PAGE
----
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Old 11-10-2014, 12:02 PM
 
2,775 posts, read 2,583,642 times
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Quote:
Originally Posted by BrendanSWM View Post
You would lose that bet. The difference with a good AWD or 4x4 drive system is quite significant, especially when it comes to not getting stuck. Winter tyres can help any vehicle, but cannot compare to the advantages of pull from all wheels.

There is an urban myth that AWD and or 4x4 does not make any difference or very little. It appears very popular to repeat amongst those who have not owned or significantly driven a good 4x4 or awd system vehicle in the snow or ice. However it is false.

Keep in mind some awd systems are very poorly engineered and provide little benefit or even a detriment in slippery conditions.

Subaru and Volvo seem to have consistently great awd systems. I have only driven/tested trucks with 4 x 4 systems and they seem all about equal. I am not sure whether there can e a difference with 4x4, but awd systems definitely differ.

Likewise not all tyres claiming to be winter tyres are beneficial. It seems as though most actually provide little or no benefit, some work less well than all season tyres and another set of brands and models perform wonderfully. The snowflake or other claims by the manufacturer about winter use mean nothing at all. You have to get the right brand/model to attain a favorable effect from the tyres. However all season tyres do not come even close to the snow/ice performance of GOOD winter tyres. If you get the correct brand/models of tyre they behave wonderfully.
On what do you base your disagreement? Experience? You seem opinionated but I am looking for some data/facts or at least some experience to back up claims. Are you an automotive salesperson or industry insider?

I mentioned how living in one of the snowiest parts of the country my significant other and I with a FWD vehicle and brand new snow tires had ZERO problems getting around (except when roads and stores were closed during blizzard conditions). That was after struggling for a season with the OEM all season tires that came with her sedan. It was at the same time I had a 4WD vehicle so we had direct comparison. I have since owned several other 4WD and 2WD vehicles as well and am just imparting knowledge based upon such experience and what my research revealed.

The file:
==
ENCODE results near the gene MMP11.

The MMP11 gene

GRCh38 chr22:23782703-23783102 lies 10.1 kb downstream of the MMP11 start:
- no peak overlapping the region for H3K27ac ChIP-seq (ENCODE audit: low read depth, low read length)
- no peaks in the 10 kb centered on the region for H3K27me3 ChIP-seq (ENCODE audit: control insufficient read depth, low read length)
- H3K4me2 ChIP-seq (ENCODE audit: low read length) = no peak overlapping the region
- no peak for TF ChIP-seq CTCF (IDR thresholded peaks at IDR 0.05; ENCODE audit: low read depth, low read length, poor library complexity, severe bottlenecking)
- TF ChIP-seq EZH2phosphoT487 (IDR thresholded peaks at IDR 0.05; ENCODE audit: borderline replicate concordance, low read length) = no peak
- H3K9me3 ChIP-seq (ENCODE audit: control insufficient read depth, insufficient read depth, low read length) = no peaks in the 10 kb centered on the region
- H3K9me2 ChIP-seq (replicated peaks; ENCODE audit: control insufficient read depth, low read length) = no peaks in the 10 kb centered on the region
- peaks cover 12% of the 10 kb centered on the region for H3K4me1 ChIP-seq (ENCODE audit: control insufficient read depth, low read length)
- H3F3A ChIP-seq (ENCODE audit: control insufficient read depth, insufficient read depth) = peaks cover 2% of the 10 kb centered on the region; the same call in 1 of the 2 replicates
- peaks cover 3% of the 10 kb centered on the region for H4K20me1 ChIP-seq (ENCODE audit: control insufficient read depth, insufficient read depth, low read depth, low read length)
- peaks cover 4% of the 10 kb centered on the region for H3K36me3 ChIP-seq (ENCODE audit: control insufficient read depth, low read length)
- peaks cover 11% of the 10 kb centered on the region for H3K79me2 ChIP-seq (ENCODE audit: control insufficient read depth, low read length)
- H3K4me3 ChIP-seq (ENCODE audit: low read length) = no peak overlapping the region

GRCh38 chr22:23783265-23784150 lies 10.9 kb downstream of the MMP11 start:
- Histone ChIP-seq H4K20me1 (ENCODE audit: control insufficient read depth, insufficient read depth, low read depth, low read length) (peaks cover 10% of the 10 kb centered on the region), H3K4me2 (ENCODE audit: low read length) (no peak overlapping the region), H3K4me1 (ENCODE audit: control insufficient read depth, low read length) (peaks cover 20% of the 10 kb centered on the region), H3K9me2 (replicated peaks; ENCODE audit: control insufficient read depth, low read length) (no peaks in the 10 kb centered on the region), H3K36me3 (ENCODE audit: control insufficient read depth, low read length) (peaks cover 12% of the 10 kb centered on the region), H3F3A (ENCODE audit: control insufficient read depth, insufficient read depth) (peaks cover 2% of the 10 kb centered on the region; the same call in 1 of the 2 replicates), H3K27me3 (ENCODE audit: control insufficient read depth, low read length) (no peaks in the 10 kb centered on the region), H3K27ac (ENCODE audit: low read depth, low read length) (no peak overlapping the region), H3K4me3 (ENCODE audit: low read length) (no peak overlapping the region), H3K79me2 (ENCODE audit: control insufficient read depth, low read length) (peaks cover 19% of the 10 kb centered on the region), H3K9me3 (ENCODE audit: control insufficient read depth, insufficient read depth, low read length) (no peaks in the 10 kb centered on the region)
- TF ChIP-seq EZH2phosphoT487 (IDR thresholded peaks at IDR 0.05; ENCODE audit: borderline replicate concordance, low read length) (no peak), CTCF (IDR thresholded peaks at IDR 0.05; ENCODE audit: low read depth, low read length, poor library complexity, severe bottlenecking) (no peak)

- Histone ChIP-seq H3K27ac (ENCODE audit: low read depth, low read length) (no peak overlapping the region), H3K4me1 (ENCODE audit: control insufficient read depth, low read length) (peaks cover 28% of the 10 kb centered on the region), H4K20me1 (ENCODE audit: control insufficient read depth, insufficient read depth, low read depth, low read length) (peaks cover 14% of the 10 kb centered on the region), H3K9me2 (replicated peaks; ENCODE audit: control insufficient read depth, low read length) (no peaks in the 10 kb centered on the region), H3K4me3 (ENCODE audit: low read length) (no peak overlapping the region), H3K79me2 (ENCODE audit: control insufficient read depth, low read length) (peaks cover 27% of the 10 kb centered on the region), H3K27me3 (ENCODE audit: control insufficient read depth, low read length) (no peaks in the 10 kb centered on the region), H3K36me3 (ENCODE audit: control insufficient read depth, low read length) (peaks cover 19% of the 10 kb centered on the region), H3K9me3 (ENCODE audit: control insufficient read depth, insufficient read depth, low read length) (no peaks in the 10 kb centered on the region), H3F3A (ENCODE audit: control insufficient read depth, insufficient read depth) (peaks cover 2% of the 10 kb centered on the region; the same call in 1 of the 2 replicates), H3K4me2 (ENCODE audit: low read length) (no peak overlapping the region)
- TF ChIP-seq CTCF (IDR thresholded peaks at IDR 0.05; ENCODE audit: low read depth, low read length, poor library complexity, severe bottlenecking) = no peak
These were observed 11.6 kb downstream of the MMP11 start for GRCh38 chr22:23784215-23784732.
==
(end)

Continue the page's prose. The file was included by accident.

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Old 11-10-2014, 02:27 PM
 
Location: California
2,240 posts, read 1,667,367 times
Reputation: 2147
Quote:
Originally Posted by phlinak View Post
I am aware that newer Subarus get better MPG (I happen to own one) but the OP said they are looking for a vehicle for under $8000 and new Subarus are affordable but not THAT affordable.
With Subarus you have to be aware of two potential problem areas: head gaskets, and oil consumption. The head gaskets were mostly a problem with pre-2011 Subarus. Subaru since re-designed the engine under the FB-series and now the head gasket problem has been replaced with oil burning. Keep in mind that this problem has not yet been resolved by Subaru, so all non-turbo models (except the H6) can be affected.

Other than that, Subarus are great cars. I have a Forester myself, luckily without the oil burning problem. Buyer beware though...
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Old 11-10-2014, 04:37 PM
 
4,429 posts, read 3,111,384 times
Reputation: 5262
Quote:
Originally Posted by ryanst530 View Post
With Subarus you have to be aware of two potential problem areas: head gaskets, and oil consumption. The head gaskets were mostly a problem with pre-2011 Subarus. Subaru since re-designed the engine under the FB-series and now the head gasket problem has been replaced with oil burning. Keep in mind that this problem has not yet been resolved by Subaru, so all non-turbo models (except the H6) can be affected.

Other than that, Subarus are great cars. I have a Forester myself, luckily without the oil burning problem. Buyer beware though...
Yes, have heard of this.

I had a 2000 Legacy that had the head gaskets replaced via warranty

Our 2014 Forester does not consume one drop of oil. I know others have not been so fortunate.

One thing I do like is with oil changes it takes exactly 5 quarts. So basically drain car oil, take 5 quart jug and pour full jug into car. No need to measure.
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